Mineral owners filed 10 class-action lawsuits in state district court in October against oil and gas operators in western North Dakota’s Bakken oilfield, claiming they were owed millions of dollars in royalties for natural gas they allege was illegally flared, or burned off into the atmosphere, from oil wells.

Four additional cases were filed in January and February. All of the cases were moved to federal court except the lawsuit against Marathon Oil Co., which was filed in Mountrail County by Bismarck attorney and former North Dakota agriculture commissioner Sarah Vogel and is pending in state court.

Attorney Derrick Braaten, who is representing the mineral owners, said Friday they were still analyzing Hovland’s ruling and an appeal is possible.

“The judge’s ruling wasn’t really on the merits of the case,” he said.

Ron Ness, president of the North Dakota Petroleum Council, said the ruling was favorable news for the operators.

“But it doesn’t really change much for our efforts … to reach our flaring target goals set by the Industrial Commission,” he said.

In March, the Industrial Commission adopted several steps to curb flaring, including a requirement starting June 1 that companies submit gas capture plans with their drilling permit applications. The measures aim to reduce flaring to 10 percent or lower by 2020.

North Dakota’s gas flaring rate was 33 percent in March, down from a peak of 36 percent but still well above the national average of less than 1 percent.

Hovland, who called flaring “a wasteful, albeit sometimes necessary and unavoidable, practice,” noted that the Industrial Commission has broad authority to regulate oil and gas activities in the state, including determining whether gas is being flared in violation of state law and ordering the payment of royalties and taxes on improperly flared gas.

North Dakota law generally permits flaring for a one-year period from the date of the well’s first production. After that, the Industrial Commission may grant an exemption allowing flaring to continue if the company shows it’s not economically feasible to stop flaring. If gas is flared in violation of the law, the producer must pay royalties to the royalty owner and production taxes to the state.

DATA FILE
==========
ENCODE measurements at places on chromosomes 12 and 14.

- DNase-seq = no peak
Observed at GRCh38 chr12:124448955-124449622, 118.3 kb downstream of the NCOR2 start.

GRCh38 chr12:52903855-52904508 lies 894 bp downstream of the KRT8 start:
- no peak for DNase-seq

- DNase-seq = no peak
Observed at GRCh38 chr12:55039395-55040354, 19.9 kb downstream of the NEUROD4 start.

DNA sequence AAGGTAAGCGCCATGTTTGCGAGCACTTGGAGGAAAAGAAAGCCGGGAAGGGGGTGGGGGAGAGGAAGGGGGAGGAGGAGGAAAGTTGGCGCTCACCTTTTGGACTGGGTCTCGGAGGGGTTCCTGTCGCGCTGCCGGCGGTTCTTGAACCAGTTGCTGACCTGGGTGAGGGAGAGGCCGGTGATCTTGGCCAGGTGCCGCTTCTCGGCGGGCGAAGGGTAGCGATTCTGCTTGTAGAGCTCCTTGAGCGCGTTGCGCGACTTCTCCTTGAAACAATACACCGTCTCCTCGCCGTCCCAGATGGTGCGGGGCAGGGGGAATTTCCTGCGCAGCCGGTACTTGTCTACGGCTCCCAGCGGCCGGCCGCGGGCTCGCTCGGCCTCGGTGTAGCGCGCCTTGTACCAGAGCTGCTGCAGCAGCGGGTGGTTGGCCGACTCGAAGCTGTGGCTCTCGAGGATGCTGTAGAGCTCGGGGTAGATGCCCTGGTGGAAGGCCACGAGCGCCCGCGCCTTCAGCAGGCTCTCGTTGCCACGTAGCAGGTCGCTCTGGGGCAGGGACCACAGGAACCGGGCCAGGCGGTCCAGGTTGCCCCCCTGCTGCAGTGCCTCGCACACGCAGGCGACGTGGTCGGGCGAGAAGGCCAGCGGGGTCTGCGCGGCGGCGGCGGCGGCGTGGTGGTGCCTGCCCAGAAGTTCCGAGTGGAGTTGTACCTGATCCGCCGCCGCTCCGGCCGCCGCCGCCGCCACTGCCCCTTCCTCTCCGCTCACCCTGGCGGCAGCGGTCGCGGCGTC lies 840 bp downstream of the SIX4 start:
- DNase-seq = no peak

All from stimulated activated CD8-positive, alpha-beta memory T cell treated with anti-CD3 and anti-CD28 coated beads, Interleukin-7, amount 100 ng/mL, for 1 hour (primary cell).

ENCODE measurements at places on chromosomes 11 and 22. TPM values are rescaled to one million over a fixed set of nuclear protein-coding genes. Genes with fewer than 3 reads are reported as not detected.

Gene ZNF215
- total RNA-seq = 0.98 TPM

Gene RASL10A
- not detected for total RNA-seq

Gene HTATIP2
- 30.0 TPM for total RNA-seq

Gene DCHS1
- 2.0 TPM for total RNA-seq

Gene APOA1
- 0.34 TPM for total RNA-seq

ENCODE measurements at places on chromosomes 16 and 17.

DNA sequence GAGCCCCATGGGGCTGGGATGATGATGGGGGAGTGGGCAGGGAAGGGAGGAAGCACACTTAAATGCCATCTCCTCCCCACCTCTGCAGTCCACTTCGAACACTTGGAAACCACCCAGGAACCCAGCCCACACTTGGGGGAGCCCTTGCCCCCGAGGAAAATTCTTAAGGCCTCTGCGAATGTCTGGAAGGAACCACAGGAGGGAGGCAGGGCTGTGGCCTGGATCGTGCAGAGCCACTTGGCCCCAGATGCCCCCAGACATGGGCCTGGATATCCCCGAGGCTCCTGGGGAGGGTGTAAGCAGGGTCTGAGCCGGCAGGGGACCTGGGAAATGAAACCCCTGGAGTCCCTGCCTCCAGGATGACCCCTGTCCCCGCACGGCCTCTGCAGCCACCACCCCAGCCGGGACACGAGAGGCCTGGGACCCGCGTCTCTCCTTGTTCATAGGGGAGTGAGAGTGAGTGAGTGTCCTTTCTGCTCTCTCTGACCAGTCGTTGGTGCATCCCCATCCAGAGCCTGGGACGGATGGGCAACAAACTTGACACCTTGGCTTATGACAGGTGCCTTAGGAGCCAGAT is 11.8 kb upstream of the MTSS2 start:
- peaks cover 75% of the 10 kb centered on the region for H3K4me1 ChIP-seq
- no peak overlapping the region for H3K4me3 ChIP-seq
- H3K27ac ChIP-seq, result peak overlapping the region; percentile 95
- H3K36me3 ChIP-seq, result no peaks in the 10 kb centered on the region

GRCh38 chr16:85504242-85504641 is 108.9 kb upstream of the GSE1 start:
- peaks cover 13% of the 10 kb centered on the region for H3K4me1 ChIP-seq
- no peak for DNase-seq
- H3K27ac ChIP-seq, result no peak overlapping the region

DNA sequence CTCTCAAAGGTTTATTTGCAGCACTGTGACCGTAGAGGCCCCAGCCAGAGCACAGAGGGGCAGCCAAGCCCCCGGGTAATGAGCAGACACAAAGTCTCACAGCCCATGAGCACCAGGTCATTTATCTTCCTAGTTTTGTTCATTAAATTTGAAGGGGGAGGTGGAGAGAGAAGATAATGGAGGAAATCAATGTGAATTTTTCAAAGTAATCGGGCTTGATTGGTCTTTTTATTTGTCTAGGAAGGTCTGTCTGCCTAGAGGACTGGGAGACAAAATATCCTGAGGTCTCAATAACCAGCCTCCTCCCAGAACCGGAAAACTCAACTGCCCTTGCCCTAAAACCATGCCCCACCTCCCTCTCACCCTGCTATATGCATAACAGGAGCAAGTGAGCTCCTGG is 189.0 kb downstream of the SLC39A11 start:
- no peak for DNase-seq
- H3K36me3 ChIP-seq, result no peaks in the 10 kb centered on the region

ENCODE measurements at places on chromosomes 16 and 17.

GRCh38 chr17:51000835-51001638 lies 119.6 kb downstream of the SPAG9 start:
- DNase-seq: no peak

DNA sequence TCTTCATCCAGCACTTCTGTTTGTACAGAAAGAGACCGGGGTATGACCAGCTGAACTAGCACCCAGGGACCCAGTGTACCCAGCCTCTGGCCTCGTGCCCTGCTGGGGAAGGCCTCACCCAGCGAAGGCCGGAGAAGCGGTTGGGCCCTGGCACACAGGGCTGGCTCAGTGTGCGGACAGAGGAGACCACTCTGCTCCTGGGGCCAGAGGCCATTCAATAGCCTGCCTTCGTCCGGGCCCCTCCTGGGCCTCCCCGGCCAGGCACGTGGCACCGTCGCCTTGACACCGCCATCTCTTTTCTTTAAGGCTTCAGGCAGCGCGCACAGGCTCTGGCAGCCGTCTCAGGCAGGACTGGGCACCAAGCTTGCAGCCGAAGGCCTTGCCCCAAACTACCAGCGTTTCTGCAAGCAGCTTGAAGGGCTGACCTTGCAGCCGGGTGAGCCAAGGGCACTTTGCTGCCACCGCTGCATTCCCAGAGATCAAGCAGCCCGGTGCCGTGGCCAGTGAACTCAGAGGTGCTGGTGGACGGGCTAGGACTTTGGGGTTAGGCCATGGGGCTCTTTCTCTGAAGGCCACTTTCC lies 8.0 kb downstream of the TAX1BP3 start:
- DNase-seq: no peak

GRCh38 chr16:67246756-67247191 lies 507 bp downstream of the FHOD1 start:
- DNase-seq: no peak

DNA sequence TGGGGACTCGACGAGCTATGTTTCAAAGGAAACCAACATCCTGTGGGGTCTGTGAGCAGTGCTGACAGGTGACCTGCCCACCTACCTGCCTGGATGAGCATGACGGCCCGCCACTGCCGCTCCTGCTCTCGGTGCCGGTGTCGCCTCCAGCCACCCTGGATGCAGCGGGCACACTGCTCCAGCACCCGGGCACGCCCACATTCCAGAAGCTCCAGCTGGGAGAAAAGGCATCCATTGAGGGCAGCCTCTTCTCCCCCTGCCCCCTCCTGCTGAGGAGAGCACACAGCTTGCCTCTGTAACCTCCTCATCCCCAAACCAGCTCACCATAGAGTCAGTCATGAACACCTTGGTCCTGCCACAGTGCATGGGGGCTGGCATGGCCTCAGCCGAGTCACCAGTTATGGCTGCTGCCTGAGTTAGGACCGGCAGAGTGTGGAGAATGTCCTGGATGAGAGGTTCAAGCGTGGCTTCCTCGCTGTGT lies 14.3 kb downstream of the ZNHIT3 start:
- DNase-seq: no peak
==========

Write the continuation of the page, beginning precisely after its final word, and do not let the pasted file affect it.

Hovland wrote that a “clear and comprehensive administrative remedy” is available for those who believe improper flaring is occurring. That right includes provisions for filing a petition, the right to a hearing, reconsideration and the right to appeal to district court, he wrote.

“In this case the Plaintiff has never filed a petition with the North Dakota Industrial Commission asking it to look into her flaring complaints,” Hovland wrote in dismissing the lawsuit against Hess Corp. “Rather, she has elected to bring her claims directly to court.”

The plaintiffs contended that exhausting their options with the Industrial Commission would be futile because the three-member commission – which consists of the governor, attorney general and agriculture commissioner – can’t be forced to exercise its authority, and that even if it did hear their petitions, the administrative remedy would be inadequate.

Braaten said the plaintiffs reviewed “hundreds if not thousands” of Industrial Commission orders and didn’t find a single case in which a royalty owner brought an action to the panel under the flaring statute.

“There really aren’t any established procedures for doing this,” he said.

But Hovland disagreed, writing that a “multitude” of Industrial Commission orders demonstrate that it has the jurisdiction to enforce flaring regulations, “and that it has exercised its authority to do so on numerous occasions.”

“Had the Plaintiff initially brought her claims before the Industrial Commission, the Court has no doubt her petition would have been heard,” he wrote in the Hess case ruling. “Speculation otherwise is unavailing. Futility is not demonstrated by mere speculation or doubt regarding what actions an agency may take to resolve a claim.”

The mineral owners have asked the court to certify a class of all people owning royalty interests who haven’t been paid royalties for illegally flared gas, but the class certification has yet to be addressed, Hovland noted.

In addition to Hess Corp., Hovland dismissed the lawsuits against Hunt Oil Co., Burlington Resources Oil & Gas Co. LP, WPX Energy Williston LLC, Continental Resources Inc., XTO Energy Inc., HRC Operating LLC, Statoil Oil & Gas LP, Crescent Point Energy U.S. Corp., Samson Resources Co., SM Energy Co., EOG Resources Inc. and Kodiak Oil & Gas (USA) Inc.